The ocean. Probably not where your mind goes when thinking of an infinitely renewable drinking water source. The ocean contains salt water, which isn’t suitable for drinking, right?
As it turns out, there’s a unique kind of ocean water that is ideal for drinking: deep ocean water. Desalinated deep ocean mineral water is naturally pure, and a robust source of naturally occurring minerals and electrolytes, which are essential for our bodies’ everyday functions, especially when it comes to hydration.
You may already know there is a direct correlation between hydration status and exercise performance. As you become more dehydrated, your performance declines, including decreased endurance, and muscle tightening and cramping. Now imagine adding heat stress into your exercise routine. Heat stress, coupled with exercise-induced dehydration, aggravates performance decline.
A recent human hydration study conducted at the University of Arizona, in which my colleagues and I evaluated the impact of post-exercise hydration on student athletes, revealed that desalinated deep ocean mineral water not only rehydrated participants twice as fast compared to a carbohydrate-based sports drink or mountain spring water, but also significantly improved recovery of lower body muscle performance. Even though the carbohydrate-based drink contains a larger amount of minerals and electrolytes, we attribute deep ocean water’s greater impact on rehydration and muscle recovery to its unique blend of these materials, not their quantity.
To measure the impact of each liquid’s rehydrating properties, we asked well-hydrated student athletes to exercise on a stationary bike surrounded by heat lamps until they lost 3% of their starting body weight due to dehydration (that’s a 3-5 lb. water weight loss for a 150 lb. person). This typically took about an hour for men, and slightly longer for women, to achieve. The participants then received desalinated deep ocean water, mountain spring water or a carbohydrate-based sports drink for rehydration. We tested their salivary osmolality, a biomarker measuring the rate of rehydration through saliva, as well as the performance of their lower body muscles.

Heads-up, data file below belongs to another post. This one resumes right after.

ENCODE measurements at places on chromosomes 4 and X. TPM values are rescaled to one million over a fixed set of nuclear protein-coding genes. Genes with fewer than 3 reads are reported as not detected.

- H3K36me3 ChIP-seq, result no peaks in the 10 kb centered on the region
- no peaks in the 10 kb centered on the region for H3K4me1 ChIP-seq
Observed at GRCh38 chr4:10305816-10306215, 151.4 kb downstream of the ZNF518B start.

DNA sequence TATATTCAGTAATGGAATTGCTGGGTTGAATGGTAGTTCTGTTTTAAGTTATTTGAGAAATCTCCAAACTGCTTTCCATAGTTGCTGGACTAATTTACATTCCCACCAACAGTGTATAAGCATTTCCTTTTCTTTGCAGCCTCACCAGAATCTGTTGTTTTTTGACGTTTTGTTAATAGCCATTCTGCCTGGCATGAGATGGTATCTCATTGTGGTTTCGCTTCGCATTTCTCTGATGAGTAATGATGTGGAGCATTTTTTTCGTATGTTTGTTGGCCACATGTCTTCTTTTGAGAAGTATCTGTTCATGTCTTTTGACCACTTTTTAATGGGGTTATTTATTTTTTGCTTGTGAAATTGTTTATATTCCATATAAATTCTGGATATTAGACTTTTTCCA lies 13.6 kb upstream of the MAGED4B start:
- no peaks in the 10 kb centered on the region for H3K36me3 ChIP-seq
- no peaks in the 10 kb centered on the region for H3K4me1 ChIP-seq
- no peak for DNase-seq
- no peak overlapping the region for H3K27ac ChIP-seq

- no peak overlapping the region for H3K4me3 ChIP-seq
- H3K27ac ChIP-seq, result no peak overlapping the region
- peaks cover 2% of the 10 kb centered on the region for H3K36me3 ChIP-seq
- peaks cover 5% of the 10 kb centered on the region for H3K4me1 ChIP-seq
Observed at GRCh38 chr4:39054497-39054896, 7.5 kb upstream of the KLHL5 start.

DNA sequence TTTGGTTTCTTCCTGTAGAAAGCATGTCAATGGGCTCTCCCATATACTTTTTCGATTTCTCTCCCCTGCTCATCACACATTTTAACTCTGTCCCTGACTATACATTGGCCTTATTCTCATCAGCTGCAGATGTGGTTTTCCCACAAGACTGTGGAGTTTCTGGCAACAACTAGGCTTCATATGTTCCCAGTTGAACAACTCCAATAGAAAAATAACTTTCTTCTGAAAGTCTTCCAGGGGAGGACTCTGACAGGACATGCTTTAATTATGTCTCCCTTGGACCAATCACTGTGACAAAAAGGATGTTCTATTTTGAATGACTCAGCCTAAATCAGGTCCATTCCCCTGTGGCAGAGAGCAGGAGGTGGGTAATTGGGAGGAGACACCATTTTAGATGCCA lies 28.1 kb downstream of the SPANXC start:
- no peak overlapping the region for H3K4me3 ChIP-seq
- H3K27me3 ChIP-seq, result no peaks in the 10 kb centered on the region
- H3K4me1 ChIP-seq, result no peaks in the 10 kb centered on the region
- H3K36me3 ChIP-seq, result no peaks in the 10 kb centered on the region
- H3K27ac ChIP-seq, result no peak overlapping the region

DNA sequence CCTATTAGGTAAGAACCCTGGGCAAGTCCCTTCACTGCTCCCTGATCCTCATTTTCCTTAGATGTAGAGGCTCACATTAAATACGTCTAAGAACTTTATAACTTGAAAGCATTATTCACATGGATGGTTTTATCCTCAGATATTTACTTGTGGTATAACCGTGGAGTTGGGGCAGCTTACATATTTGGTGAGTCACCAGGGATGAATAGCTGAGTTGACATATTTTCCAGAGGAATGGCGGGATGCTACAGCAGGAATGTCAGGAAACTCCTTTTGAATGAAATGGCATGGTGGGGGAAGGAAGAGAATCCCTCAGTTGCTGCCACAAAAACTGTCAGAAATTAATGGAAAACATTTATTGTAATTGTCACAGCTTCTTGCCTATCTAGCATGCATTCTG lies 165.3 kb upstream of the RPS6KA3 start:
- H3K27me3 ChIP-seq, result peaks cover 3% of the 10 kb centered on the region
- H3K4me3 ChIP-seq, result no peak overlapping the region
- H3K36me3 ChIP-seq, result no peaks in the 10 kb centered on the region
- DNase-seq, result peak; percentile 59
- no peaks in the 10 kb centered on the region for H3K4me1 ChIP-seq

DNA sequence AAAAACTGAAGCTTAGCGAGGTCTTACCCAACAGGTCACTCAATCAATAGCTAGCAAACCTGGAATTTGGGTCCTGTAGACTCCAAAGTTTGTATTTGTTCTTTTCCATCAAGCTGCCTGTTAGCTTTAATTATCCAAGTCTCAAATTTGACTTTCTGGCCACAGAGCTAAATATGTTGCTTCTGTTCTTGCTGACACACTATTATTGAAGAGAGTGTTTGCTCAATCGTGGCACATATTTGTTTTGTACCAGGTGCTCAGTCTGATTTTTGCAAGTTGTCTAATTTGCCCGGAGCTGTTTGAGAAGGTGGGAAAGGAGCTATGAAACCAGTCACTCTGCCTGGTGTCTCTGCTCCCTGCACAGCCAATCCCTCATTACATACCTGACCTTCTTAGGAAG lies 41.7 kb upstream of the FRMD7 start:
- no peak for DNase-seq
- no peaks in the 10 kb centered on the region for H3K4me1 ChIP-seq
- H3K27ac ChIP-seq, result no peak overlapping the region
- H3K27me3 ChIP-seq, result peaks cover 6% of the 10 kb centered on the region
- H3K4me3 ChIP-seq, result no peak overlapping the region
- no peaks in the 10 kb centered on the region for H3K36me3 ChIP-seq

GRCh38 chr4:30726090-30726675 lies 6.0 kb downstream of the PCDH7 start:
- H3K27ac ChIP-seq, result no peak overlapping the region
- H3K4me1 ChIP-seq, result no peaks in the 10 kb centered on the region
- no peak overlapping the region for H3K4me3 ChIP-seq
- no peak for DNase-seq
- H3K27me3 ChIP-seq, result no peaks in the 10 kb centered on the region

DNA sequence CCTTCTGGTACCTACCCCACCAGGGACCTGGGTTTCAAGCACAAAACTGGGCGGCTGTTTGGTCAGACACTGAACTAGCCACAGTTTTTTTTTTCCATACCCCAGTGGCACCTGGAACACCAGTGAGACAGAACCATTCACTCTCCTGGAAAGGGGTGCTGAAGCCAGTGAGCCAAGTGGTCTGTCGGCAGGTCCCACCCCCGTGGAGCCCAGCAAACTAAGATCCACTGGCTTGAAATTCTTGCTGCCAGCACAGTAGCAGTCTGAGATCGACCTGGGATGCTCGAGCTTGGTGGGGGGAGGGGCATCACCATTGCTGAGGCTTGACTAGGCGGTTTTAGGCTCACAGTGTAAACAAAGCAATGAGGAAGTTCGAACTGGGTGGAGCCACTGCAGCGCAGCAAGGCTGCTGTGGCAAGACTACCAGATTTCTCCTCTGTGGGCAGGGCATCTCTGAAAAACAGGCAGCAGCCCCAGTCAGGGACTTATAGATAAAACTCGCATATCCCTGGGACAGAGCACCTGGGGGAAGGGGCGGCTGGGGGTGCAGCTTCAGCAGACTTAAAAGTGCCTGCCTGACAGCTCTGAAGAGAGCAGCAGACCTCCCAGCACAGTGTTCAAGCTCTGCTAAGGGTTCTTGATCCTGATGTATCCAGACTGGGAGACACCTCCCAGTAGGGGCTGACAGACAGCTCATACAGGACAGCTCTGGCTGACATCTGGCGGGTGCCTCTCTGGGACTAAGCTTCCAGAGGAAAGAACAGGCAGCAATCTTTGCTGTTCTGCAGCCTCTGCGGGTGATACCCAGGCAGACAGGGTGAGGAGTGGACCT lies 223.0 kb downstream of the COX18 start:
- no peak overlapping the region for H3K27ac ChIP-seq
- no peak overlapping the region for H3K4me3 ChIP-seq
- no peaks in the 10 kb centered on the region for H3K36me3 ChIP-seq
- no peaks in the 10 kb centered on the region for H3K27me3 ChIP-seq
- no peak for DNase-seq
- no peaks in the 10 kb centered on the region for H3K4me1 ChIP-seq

Although many studies have tested the ability of sports drinks to help exercise performance and recovery, our study was the first to compare deep ocean water’s potential for rehydration after exercise against other fluids. We felt it was critical put participants into a controlled environment, and empirically measure hydration status and exercise performance.
The deep ocean water used in our study comes from the Global Conveyor Belt, a deep ocean current comprised of melted glacial water that travels the depths of the world’s ocean, collecting a natural balance, and specific blend, of minerals and electrolytes not found in any other hydrating beverage. This particular blend is unique because of where the water is sourced, 3,000 feet below the ocean’s surface off the coast of Kona, HI.
More studies are on the horizon to explore deep ocean water and its properties on rehydration, mental capacity and beyond.
This study was supported by an Independent Science Award from the National Institutes of Health (NIH) to Dr. John P. Konhilas. The deep ocean water used in the study was Kona Deep, the first of the new category of deep ocean water now available for consumption in the continental US.
Author: Dr. John P. Konhilas, PhD., Associate Professor of Physiology at the University of Arizona.
This study was published in the Journal of the International Society of Sports Nutrition.